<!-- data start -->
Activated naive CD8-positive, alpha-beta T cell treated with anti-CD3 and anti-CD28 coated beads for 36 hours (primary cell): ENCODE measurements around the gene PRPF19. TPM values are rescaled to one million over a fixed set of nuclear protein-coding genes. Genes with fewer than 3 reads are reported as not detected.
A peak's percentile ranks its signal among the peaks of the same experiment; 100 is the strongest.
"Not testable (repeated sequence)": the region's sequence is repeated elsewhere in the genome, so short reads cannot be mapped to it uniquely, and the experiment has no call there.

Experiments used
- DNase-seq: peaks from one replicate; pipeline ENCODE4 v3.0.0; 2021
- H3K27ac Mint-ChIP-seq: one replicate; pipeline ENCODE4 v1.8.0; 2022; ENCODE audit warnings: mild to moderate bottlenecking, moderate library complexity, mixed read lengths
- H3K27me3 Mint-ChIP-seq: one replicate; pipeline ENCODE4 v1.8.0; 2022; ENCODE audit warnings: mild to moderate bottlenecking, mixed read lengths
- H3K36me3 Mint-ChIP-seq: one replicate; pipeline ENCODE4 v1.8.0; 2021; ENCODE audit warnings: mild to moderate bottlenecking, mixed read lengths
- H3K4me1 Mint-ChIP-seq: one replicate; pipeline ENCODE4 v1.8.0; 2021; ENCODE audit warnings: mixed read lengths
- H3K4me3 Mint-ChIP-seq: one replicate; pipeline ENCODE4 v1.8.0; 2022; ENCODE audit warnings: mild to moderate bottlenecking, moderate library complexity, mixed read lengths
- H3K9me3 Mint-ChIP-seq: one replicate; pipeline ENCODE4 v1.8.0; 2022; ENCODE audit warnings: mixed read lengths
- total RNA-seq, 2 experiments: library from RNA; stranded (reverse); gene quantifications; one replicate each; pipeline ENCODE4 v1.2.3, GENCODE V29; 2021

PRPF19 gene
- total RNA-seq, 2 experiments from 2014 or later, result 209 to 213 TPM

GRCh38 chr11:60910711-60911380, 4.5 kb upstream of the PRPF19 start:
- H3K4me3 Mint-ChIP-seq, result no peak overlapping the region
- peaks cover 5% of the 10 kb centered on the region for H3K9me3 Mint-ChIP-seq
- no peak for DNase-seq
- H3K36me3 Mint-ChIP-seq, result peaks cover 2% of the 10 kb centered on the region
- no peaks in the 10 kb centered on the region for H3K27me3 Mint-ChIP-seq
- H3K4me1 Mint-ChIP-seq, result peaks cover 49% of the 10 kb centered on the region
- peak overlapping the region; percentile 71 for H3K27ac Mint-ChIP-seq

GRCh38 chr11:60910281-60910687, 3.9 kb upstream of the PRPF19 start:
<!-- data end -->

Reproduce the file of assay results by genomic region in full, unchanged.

Activated naive CD8-positive, alpha-beta T cell treated with anti-CD3 and anti-CD28 coated beads for 36 hours (primary cell): ENCODE measurements around the gene PRPF19. TPM values are rescaled to one million over a fixed set of nuclear protein-coding genes. Genes with fewer than 3 reads are reported as not detected.
A peak's percentile ranks its signal among the peaks of the same experiment; 100 is the strongest.
"Not testable (repeated sequence)": the region's sequence is repeated elsewhere in the genome, so short reads cannot be mapped to it uniquely, and the experiment has no call there.

Experiments used
- DNase-seq: peaks from one replicate; pipeline ENCODE4 v3.0.0; 2021
- H3K27ac Mint-ChIP-seq: one replicate; pipeline ENCODE4 v1.8.0; 2022; ENCODE audit warnings: mild to moderate bottlenecking, moderate library complexity, mixed read lengths
- H3K27me3 Mint-ChIP-seq: one replicate; pipeline ENCODE4 v1.8.0; 2022; ENCODE audit warnings: mild to moderate bottlenecking, mixed read lengths
- H3K36me3 Mint-ChIP-seq: one replicate; pipeline ENCODE4 v1.8.0; 2021; ENCODE audit warnings: mild to moderate bottlenecking, mixed read lengths
- H3K4me1 Mint-ChIP-seq: one replicate; pipeline ENCODE4 v1.8.0; 2021; ENCODE audit warnings: mixed read lengths
- H3K4me3 Mint-ChIP-seq: one replicate; pipeline ENCODE4 v1.8.0; 2022; ENCODE audit warnings: mild to moderate bottlenecking, moderate library complexity, mixed read lengths
- H3K9me3 Mint-ChIP-seq: one replicate; pipeline ENCODE4 v1.8.0; 2022; ENCODE audit warnings: mixed read lengths
- total RNA-seq, 2 experiments: library from RNA; stranded (reverse); gene quantifications; one replicate each; pipeline ENCODE4 v1.2.3, GENCODE V29; 2021

PRPF19 gene
- total RNA-seq, 2 experiments from 2014 or later, result 209 to 213 TPM

GRCh38 chr11:60910711-60911380, 4.5 kb upstream of the PRPF19 start:
- H3K4me3 Mint-ChIP-seq, result no peak overlapping the region
- peaks cover 5% of the 10 kb centered on the region for H3K9me3 Mint-ChIP-seq
- no peak for DNase-seq
- H3K36me3 Mint-ChIP-seq, result peaks cover 2% of the 10 kb centered on the region
- no peaks in the 10 kb centered on the region for H3K27me3 Mint-ChIP-seq
- H3K4me1 Mint-ChIP-seq, result peaks cover 49% of the 10 kb centered on the region
- peak overlapping the region; percentile 71 for H3K27ac Mint-ChIP-seq

GRCh38 chr11:60910281-60910687, 3.9 kb upstream of the PRPF19 start: